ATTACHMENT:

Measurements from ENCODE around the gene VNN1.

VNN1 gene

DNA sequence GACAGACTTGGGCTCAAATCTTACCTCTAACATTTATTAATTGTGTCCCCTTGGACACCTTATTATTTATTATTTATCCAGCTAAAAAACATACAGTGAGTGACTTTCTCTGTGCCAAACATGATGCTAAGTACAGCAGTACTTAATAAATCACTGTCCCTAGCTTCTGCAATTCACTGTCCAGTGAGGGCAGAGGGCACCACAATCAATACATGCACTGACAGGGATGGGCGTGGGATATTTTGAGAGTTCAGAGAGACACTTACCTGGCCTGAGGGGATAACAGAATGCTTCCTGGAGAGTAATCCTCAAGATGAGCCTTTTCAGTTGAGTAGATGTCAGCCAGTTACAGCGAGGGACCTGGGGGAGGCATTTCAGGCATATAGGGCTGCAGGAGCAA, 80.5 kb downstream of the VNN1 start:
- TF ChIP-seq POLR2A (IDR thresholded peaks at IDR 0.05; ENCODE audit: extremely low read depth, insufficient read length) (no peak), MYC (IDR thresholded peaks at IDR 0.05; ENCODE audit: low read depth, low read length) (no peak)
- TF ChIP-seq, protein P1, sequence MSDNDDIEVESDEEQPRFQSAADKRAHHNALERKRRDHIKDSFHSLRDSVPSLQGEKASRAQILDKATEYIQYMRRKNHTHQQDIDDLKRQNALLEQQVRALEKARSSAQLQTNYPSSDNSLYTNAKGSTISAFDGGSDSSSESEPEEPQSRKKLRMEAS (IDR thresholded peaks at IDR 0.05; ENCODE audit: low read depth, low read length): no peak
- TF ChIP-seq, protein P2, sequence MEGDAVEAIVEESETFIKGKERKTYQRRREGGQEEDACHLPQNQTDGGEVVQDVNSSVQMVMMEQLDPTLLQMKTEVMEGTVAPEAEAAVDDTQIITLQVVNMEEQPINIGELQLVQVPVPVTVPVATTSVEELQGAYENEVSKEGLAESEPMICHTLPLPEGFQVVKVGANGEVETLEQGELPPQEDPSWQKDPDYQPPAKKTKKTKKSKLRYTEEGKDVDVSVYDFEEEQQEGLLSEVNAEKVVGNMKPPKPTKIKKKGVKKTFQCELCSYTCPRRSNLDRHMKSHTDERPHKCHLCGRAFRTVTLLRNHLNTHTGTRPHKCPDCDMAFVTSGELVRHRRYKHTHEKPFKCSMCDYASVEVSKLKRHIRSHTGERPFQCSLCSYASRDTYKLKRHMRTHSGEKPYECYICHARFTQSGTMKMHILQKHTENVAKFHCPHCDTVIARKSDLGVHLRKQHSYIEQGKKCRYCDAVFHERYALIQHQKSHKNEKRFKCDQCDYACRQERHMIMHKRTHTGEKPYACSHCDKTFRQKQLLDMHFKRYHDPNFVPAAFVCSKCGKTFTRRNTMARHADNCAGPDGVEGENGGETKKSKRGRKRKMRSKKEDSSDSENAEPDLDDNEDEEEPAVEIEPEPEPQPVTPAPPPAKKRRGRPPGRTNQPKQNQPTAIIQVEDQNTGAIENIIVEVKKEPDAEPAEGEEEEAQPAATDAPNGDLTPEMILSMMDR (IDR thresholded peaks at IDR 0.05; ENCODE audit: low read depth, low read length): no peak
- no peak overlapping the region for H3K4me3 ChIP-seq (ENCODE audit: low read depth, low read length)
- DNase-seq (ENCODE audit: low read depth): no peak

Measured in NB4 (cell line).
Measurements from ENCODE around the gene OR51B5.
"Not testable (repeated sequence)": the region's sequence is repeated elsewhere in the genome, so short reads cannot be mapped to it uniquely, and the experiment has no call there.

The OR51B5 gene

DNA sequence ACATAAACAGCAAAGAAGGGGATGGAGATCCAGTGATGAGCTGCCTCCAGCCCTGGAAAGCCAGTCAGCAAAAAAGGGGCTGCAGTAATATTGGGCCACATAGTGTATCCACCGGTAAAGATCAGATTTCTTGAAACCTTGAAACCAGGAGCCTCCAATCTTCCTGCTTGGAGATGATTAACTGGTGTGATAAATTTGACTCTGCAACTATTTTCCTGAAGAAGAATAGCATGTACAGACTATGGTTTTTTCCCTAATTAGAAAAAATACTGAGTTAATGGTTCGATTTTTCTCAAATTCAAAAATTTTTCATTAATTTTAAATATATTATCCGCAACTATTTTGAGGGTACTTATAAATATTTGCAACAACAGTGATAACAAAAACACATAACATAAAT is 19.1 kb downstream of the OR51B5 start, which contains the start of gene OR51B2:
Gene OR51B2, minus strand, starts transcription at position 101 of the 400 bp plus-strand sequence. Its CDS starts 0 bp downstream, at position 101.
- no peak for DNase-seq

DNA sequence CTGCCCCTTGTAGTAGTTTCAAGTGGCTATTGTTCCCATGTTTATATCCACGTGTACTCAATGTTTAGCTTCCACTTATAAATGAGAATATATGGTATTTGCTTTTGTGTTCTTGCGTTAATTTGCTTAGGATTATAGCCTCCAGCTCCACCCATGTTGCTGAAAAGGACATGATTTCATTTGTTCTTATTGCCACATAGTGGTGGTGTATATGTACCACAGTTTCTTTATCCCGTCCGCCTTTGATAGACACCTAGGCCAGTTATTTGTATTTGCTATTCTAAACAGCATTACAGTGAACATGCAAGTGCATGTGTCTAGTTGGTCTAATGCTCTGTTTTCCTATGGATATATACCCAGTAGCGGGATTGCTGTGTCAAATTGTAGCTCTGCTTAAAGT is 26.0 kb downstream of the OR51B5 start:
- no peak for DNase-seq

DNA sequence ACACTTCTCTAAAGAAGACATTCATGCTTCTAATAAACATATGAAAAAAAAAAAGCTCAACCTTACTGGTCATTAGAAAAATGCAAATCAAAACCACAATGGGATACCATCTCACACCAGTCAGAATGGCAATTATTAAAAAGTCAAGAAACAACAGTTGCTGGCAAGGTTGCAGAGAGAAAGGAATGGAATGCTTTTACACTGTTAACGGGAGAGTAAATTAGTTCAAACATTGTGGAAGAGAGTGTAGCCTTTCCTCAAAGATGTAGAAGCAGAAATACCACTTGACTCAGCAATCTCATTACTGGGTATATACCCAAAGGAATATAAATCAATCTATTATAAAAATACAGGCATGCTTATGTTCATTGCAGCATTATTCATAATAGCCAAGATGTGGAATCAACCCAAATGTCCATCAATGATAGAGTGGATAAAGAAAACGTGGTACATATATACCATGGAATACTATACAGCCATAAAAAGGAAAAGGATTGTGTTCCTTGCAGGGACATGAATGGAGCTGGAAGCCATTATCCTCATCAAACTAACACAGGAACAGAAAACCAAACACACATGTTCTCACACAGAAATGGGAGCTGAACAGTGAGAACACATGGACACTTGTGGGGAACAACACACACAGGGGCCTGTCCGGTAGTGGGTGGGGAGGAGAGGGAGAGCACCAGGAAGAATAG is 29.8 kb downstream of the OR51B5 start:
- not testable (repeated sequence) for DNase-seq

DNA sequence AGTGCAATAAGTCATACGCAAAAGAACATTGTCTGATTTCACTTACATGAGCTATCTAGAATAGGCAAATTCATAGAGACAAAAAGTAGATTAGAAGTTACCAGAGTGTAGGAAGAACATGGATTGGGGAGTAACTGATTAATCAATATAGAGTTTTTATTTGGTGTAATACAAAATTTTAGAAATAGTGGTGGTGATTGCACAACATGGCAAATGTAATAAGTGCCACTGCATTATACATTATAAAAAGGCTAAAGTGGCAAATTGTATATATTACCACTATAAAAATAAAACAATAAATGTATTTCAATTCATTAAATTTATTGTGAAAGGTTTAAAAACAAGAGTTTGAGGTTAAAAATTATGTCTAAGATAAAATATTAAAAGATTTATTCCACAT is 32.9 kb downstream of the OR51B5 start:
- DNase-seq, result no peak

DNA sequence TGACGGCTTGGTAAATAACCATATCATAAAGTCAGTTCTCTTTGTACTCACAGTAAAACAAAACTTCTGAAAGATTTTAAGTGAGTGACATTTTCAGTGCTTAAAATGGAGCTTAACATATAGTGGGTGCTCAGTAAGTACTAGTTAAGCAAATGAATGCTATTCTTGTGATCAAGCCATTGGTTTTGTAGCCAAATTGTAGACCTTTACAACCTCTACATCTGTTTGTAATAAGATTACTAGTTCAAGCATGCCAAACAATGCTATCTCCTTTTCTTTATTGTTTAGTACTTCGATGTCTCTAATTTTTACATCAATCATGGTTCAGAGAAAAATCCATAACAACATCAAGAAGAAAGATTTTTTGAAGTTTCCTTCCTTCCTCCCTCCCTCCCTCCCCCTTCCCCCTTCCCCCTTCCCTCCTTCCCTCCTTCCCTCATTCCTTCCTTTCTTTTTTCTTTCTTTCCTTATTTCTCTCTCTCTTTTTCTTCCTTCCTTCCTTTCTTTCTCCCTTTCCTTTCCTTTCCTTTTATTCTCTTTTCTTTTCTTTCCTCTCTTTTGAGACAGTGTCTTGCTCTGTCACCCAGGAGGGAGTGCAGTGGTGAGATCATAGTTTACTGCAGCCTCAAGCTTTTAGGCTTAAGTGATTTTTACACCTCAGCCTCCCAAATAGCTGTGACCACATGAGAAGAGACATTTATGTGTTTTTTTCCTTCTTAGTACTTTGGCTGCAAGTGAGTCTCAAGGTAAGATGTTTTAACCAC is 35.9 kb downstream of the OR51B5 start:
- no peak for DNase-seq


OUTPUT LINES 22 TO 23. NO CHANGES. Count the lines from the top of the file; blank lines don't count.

DNA sequence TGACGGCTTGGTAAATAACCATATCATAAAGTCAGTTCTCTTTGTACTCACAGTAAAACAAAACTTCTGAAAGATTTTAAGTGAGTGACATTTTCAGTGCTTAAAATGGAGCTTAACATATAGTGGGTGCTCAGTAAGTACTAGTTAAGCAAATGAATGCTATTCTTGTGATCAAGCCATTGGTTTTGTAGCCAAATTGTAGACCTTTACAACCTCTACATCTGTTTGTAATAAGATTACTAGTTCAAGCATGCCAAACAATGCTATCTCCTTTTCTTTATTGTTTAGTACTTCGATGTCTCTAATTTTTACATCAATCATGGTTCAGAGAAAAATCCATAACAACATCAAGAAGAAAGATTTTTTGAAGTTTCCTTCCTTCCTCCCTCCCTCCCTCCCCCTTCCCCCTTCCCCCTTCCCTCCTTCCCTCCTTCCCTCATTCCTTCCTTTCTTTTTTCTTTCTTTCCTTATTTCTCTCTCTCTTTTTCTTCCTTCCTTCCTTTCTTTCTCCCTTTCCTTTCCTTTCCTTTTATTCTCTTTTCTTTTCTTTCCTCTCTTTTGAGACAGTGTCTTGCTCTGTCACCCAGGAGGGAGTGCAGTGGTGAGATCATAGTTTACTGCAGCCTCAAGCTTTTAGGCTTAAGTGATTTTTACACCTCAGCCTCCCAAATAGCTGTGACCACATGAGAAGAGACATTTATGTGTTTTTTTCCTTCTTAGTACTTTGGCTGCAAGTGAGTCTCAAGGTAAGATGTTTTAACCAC is 35.9 kb downstream of the OR51B5 start:
- no peak for DNase-seq